It soon became apparent to me that none of this had been spontaneous. This is where he brought all his dates. And my lateness – which he began pointedly mentioning every five minutes – had ruined all his romantic stop-offs – like the pony paddock (which was now closed), and the view of the lake (now lost in shadow). Still we marched, mostly in resentful silence, deeper and deeper into the woods. For hours.

Darker and darker it got, as the sun began to set and the moon began to rise. And as I pressed on into the forest with this man I’d found on the internet, I began to relax slightly as I realised maybe he wasn’t going to bump me off after all. By the time we emerged on the other side, greeted by a stunning dusk sky, the twinkling stars and a clear full moon, I almost wept with relief.

He bought us hot chocolates at the kiosk (I watched him like a hawk to ensure he hadn’t slipped anything into mine) and we sat on a park bench by the pond. We even chuckled about how dreadful the date had been. I confessed that I’d wondered if he was going to slay me in the woods – the forest sounds like an axe murderer’s idea of a great first date. And he joked about forgetting which tree he’d hidden the axe behind. And we laughed and laughed. And I thought to myself – maybe this could be okay after all. And then he dropped the bombshell.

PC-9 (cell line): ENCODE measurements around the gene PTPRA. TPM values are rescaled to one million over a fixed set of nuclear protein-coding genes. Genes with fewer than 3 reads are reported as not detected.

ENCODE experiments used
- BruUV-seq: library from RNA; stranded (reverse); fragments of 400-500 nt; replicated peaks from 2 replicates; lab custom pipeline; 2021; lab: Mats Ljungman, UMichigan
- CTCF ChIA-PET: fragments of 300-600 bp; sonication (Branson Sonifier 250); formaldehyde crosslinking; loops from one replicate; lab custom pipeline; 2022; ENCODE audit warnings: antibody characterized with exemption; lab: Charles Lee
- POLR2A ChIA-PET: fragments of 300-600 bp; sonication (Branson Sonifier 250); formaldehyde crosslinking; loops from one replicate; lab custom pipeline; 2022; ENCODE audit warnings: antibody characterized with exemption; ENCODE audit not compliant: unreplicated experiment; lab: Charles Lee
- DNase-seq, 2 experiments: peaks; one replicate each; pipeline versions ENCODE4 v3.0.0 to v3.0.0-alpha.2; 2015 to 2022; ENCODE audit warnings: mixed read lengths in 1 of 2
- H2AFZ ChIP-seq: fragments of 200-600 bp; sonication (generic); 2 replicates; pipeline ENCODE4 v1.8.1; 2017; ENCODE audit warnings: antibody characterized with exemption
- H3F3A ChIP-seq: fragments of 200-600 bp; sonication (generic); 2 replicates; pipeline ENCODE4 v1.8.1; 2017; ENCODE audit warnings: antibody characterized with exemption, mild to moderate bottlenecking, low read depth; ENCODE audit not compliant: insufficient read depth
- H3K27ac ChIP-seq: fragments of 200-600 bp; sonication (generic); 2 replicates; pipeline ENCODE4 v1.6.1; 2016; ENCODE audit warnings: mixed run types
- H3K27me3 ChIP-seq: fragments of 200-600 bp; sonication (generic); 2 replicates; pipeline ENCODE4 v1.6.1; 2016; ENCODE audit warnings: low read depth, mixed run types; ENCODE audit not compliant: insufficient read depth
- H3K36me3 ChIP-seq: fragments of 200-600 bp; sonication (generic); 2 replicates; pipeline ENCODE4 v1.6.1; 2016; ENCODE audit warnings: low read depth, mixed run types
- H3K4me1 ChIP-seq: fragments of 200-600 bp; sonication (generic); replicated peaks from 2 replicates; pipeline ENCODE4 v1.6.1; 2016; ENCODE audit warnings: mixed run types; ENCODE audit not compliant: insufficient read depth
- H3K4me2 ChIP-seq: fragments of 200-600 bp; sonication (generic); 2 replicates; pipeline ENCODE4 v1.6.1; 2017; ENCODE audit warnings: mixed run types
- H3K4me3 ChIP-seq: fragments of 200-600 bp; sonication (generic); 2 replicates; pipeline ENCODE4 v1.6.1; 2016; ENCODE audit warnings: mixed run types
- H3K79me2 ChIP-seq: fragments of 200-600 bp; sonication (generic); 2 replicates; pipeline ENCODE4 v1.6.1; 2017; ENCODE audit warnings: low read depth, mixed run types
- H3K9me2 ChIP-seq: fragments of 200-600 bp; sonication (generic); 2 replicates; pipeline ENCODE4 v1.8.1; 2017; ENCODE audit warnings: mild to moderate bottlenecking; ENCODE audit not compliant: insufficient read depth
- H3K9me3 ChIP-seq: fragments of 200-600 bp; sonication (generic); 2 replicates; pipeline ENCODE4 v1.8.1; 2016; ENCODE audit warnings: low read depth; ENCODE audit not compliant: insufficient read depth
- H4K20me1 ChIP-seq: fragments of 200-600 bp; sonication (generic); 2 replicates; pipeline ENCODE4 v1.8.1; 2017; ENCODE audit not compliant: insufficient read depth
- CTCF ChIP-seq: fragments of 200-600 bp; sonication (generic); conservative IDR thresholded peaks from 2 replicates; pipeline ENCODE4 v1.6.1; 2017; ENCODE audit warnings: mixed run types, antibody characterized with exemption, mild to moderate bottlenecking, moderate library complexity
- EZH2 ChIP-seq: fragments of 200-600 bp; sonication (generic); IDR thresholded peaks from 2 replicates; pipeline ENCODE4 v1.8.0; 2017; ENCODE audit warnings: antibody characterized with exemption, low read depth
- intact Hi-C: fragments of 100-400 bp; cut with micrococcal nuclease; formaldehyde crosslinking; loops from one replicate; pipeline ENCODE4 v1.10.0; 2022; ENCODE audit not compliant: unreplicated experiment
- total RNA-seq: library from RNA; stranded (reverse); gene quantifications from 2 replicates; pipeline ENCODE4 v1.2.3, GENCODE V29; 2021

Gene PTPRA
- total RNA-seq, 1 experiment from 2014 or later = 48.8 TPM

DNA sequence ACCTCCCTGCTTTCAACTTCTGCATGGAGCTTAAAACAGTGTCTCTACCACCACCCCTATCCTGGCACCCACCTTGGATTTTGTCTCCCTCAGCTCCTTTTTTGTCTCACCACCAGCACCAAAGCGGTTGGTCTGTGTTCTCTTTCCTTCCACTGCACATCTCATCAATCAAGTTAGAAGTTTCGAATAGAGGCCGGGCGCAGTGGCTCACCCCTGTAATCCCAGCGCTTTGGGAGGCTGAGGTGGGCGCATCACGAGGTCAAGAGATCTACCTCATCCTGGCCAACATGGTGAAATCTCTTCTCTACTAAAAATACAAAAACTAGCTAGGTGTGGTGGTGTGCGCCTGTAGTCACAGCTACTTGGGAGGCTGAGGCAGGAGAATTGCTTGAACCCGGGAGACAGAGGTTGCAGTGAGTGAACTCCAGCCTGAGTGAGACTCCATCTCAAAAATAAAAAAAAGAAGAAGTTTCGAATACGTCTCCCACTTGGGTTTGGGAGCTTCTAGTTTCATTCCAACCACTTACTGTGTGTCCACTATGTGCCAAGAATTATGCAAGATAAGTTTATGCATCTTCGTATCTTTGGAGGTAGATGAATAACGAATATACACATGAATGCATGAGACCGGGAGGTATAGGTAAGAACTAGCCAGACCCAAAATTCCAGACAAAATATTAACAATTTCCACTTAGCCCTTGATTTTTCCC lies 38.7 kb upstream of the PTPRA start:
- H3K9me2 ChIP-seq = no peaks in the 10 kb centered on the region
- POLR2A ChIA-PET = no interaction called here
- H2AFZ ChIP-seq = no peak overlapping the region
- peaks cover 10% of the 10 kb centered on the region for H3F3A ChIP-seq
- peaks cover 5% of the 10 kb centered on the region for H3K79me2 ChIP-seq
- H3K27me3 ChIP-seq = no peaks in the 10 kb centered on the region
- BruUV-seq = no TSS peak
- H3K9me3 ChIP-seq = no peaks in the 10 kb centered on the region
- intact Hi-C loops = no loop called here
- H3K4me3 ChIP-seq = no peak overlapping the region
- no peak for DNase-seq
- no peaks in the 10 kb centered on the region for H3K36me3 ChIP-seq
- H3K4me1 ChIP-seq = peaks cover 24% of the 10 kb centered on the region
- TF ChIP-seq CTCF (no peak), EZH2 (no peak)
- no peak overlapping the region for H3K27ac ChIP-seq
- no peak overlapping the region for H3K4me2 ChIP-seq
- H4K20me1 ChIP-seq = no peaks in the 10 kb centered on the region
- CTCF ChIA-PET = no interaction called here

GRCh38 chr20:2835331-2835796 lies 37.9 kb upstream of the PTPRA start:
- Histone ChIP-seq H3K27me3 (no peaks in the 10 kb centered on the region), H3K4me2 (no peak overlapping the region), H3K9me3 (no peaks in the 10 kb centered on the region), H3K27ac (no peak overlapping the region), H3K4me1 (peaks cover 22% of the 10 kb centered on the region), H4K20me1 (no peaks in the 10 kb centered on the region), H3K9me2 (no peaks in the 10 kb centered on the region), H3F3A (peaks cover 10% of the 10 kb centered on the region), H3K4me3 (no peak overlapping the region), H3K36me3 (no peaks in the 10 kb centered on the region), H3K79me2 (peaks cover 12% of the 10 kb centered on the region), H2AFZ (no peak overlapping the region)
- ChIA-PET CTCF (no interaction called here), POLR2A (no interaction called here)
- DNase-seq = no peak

The only way to reach my car, was back the way we came.

👀 👀 👀

I sat there blinking as he started rummaging around in his pockets. I asked him if he was joking – by now it was pitch black, and there was a gate to a roadside just yards from where we were sitting. “No, no – we’re miles in the opposite direction, you can’t get to it from here,” he explained calmly. “It’s freezing, isn’t it?” he remarked, sliding his dainty fingers into the neat black leather gloves he’d retrieved from his pockets – just like the ones OJ tried on in court. He smiled, and his big dark eyes fixed on mine, gleaming in the moonlight. “Shall we?” he said.

Sheer terror doesn’t even begin to come anywhere close to describing how I felt during that endless trek back through the forest. There were no passers-by now – it was eerily silent, and so dark that he had to use his iPhone torch to illuminate our feet. Shapes and shadows seemed to swoop towards my face; I was seeing things and hearing things that weren’t even there. It was so Blair Witch Project I could have died.